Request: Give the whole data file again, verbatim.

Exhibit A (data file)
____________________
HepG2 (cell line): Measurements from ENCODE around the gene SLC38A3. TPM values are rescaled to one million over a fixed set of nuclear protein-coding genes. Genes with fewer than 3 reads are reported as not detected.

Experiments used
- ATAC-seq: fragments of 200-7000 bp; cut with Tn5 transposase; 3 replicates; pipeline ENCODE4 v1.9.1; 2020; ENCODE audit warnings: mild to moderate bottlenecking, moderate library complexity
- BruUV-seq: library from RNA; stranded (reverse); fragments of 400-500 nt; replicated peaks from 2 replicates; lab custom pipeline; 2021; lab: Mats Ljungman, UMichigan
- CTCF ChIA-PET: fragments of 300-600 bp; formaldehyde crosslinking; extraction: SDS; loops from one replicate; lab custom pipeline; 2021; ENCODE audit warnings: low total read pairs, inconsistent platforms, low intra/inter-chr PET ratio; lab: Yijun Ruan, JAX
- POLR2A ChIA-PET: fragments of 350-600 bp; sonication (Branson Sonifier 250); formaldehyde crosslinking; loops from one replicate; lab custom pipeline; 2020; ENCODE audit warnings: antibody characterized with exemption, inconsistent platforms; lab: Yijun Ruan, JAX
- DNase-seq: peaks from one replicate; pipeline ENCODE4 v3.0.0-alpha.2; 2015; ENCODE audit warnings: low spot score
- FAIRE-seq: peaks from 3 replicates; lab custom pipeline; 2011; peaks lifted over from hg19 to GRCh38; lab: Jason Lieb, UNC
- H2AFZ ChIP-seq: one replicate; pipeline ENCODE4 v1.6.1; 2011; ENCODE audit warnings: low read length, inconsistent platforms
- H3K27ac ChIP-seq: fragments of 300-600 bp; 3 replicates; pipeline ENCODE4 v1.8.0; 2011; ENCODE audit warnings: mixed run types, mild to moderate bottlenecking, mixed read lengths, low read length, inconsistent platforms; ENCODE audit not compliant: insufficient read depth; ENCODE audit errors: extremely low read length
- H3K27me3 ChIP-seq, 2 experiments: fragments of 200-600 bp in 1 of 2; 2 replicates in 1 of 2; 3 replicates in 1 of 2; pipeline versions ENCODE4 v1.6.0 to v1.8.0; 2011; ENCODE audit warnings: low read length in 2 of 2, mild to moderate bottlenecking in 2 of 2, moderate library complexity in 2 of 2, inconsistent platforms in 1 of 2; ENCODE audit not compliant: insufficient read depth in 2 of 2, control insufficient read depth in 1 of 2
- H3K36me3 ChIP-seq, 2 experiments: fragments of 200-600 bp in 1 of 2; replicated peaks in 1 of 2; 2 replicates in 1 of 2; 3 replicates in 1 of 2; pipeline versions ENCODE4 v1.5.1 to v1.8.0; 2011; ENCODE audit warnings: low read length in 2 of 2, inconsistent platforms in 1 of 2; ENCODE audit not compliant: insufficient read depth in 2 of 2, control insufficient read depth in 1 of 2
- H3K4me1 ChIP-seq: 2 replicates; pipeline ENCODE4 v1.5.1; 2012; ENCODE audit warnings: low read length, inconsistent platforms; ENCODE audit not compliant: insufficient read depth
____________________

HepG2 (cell line): Measurements from ENCODE around the gene SLC38A3. TPM values are rescaled to one million over a fixed set of nuclear protein-coding genes. Genes with fewer than 3 reads are reported as not detected.

Experiments used
- ATAC-seq: fragments of 200-7000 bp; cut with Tn5 transposase; 3 replicates; pipeline ENCODE4 v1.9.1; 2020; ENCODE audit warnings: mild to moderate bottlenecking, moderate library complexity
- BruUV-seq: library from RNA; stranded (reverse); fragments of 400-500 nt; replicated peaks from 2 replicates; lab custom pipeline; 2021; lab: Mats Ljungman, UMichigan
- CTCF ChIA-PET: fragments of 300-600 bp; formaldehyde crosslinking; extraction: SDS; loops from one replicate; lab custom pipeline; 2021; ENCODE audit warnings: low total read pairs, inconsistent platforms, low intra/inter-chr PET ratio; lab: Yijun Ruan, JAX
- POLR2A ChIA-PET: fragments of 350-600 bp; sonication (Branson Sonifier 250); formaldehyde crosslinking; loops from one replicate; lab custom pipeline; 2020; ENCODE audit warnings: antibody characterized with exemption, inconsistent platforms; lab: Yijun Ruan, JAX
- DNase-seq: peaks from one replicate; pipeline ENCODE4 v3.0.0-alpha.2; 2015; ENCODE audit warnings: low spot score
- FAIRE-seq: peaks from 3 replicates; lab custom pipeline; 2011; peaks lifted over from hg19 to GRCh38; lab: Jason Lieb, UNC
- H2AFZ ChIP-seq: one replicate; pipeline ENCODE4 v1.6.1; 2011; ENCODE audit warnings: low read length, inconsistent platforms
- H3K27ac ChIP-seq: fragments of 300-600 bp; 3 replicates; pipeline ENCODE4 v1.8.0; 2011; ENCODE audit warnings: mixed run types, mild to moderate bottlenecking, mixed read lengths, low read length, inconsistent platforms; ENCODE audit not compliant: insufficient read depth; ENCODE audit errors: extremely low read length
- H3K27me3 ChIP-seq, 2 experiments: fragments of 200-600 bp in 1 of 2; 2 replicates in 1 of 2; 3 replicates in 1 of 2; pipeline versions ENCODE4 v1.6.0 to v1.8.0; 2011; ENCODE audit warnings: low read length in 2 of 2, mild to moderate bottlenecking in 2 of 2, moderate library complexity in 2 of 2, inconsistent platforms in 1 of 2; ENCODE audit not compliant: insufficient read depth in 2 of 2, control insufficient read depth in 1 of 2
- H3K36me3 ChIP-seq, 2 experiments: fragments of 200-600 bp in 1 of 2; replicated peaks in 1 of 2; 2 replicates in 1 of 2; 3 replicates in 1 of 2; pipeline versions ENCODE4 v1.5.1 to v1.8.0; 2011; ENCODE audit warnings: low read length in 2 of 2, inconsistent platforms in 1 of 2; ENCODE audit not compliant: insufficient read depth in 2 of 2, control insufficient read depth in 1 of 2
- H3K4me1 ChIP-seq: 2 replicates; pipeline ENCODE4 v1.5.1; 2012; ENCODE audit warnings: low read length, inconsistent platforms; ENCODE audit not compliant: insufficient read depth